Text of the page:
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Friday, December 03, 2010

 

EMRATIO back to recession low


following up on last month's analysis, this morning's non-farm payrolls release did little to assuage me on the household survey data.

on an absolute level, the EMRATIO is back down to its recession low point from december 2009 at 58.2% as household data continues to be frighteningly bad. more importantly than the absolute level, however, is the continuing steep reversion from the april high point. as was highlighted last month, EMRATIO hasn't backed off a local high to this extent without the US economy entering recession since the 1960s, a period characterized by a much higher share of manufacturing employment and therefore generally more volatile overall employment dynamics. current FRED page here, employment situation data index here.

downturns in EMRATIO tend to lead -- on the way down -- aggregate weekly hours worked, civilian employment and total nonfarm payrolls by a handful of months -- which is why and how i used it in september 2007 to help call the recession that began in december of that year.

no one, and i mean almost literally NO ONE, in the financial world is looking for the united states to return to recession now, only a few months after double dip fears ran rampant. a shot of quantitative easing and massive expansion of the ZIRP-funded, dollar-based risk carry trade wiped away many of those fears, along with relatively strong manufacturing data as production has caught up with restocking following inventory drawdowns incurred in 2008 and early 2009. but i think we're now seeing the onset of exactly that.

it's becoming clearer now that japan is well on its way into a double dip, with new orders, PMI and net exports heading south rapidly under a strengthening yen. the euro periphery and PIIGS have seen what can only be called a bond market crash in recent days, an event likely to catapult the lot, weak and stagnating economies all, into a severe double dip. with important sources of global demand like these contracting, it is hard to see how a soft US economy will not be impacted at least marginally.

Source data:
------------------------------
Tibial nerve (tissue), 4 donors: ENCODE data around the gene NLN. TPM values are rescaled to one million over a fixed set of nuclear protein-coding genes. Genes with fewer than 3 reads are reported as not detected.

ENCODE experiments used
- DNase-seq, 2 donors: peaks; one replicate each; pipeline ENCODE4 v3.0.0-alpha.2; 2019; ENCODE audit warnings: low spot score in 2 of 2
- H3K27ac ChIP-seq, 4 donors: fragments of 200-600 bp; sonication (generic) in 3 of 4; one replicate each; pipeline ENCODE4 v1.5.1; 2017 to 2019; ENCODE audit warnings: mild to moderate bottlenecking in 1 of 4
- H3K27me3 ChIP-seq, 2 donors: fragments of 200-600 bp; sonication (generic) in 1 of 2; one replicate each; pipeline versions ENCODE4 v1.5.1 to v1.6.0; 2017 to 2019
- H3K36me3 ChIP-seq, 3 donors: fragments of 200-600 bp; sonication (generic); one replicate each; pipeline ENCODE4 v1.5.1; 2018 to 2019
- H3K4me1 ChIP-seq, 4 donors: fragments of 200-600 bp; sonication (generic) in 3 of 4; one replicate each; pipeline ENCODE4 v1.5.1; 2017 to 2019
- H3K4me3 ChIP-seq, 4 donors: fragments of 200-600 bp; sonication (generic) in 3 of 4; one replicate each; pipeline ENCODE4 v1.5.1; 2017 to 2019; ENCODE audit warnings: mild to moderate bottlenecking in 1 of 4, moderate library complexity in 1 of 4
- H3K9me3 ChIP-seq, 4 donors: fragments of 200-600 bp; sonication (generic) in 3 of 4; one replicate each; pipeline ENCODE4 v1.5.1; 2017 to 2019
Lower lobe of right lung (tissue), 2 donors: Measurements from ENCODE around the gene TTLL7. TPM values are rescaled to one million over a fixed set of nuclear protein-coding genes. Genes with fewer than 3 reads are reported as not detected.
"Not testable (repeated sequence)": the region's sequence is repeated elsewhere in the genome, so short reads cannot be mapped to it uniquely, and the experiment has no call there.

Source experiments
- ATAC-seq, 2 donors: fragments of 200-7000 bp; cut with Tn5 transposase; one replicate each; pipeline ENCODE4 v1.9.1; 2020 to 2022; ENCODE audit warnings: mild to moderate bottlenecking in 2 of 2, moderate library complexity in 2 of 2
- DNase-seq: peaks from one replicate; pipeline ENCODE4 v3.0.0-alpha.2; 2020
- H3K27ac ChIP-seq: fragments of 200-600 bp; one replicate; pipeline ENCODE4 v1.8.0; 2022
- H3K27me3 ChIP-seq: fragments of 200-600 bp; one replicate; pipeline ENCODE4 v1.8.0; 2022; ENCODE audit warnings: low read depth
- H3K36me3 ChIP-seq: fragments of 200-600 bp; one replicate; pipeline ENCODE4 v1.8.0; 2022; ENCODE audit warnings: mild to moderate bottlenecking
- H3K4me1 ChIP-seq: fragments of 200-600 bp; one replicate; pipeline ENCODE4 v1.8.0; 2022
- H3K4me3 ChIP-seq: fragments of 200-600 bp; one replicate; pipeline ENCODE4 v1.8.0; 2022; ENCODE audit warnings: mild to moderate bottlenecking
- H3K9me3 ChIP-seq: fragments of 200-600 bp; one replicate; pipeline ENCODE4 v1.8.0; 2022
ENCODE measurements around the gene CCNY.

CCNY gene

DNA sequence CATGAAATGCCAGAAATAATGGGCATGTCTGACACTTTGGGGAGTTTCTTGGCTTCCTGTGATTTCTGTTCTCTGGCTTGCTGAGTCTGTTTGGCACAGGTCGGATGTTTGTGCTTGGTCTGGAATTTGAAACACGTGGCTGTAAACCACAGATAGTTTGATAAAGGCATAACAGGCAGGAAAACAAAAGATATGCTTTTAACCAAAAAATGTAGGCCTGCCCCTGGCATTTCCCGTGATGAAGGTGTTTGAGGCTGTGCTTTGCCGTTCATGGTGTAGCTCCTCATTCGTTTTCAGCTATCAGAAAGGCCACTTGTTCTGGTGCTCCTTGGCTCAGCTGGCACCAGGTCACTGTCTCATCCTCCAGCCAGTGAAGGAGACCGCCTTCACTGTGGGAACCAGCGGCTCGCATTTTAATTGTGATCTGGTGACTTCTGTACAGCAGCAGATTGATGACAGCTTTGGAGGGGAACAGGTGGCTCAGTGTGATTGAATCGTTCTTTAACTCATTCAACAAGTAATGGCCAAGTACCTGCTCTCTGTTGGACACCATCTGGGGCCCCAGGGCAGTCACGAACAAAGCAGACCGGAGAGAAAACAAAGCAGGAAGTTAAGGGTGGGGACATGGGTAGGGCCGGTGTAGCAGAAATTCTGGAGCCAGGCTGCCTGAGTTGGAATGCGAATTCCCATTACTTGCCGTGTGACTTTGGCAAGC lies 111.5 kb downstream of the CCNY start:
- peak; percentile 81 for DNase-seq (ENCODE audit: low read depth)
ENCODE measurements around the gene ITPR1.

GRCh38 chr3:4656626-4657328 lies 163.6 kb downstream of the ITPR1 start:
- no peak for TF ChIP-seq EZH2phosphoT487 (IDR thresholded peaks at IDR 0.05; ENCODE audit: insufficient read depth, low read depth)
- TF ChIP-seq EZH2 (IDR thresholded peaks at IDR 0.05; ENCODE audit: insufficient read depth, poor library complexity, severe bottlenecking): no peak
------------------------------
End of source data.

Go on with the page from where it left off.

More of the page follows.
but i think the bigger story is soft domestic demand, as households continue to delever rather than borrow, as government deficits succumb at the margin to first the deceleration and then contraction of stimulus spending as well as nascent austerity measures (such as the refusal of emboldened house republicans to extent unemployment benefits, an imminent shutoff of $80bn annual systemic income spigot). the framework established by richard koo would see even mild reductions in government deficit spending support of systemic income as both deflationary and recessionary, and i expect some of both. pictured here are real final sales as denominated by civilian employment (in red) and by total population (in blue). while sales have picked up from the low point of the recession, that expansion has only really kept pace with population growth off the low. meanwhile, the income recovery driving real final sales (as reported in the BEA's personal income report) have clearly been dependent on a massive expansion of transfer payments as well, which helps explain what looks like a large jump in spending per employed person. with congress now refusing extensions that would maintain this expansion and with an eye on transfer payments of all kinds, we need payroll and compensation growth to sustain income. (for context, transfers are have jumped from about 22% to 29% of the size of compensation received during the recession. PCTR is also up over 18% of personal income from 14%. cutting off extended unemployment benefits probably step-change reduces the flow of personal income in the area of 1%.)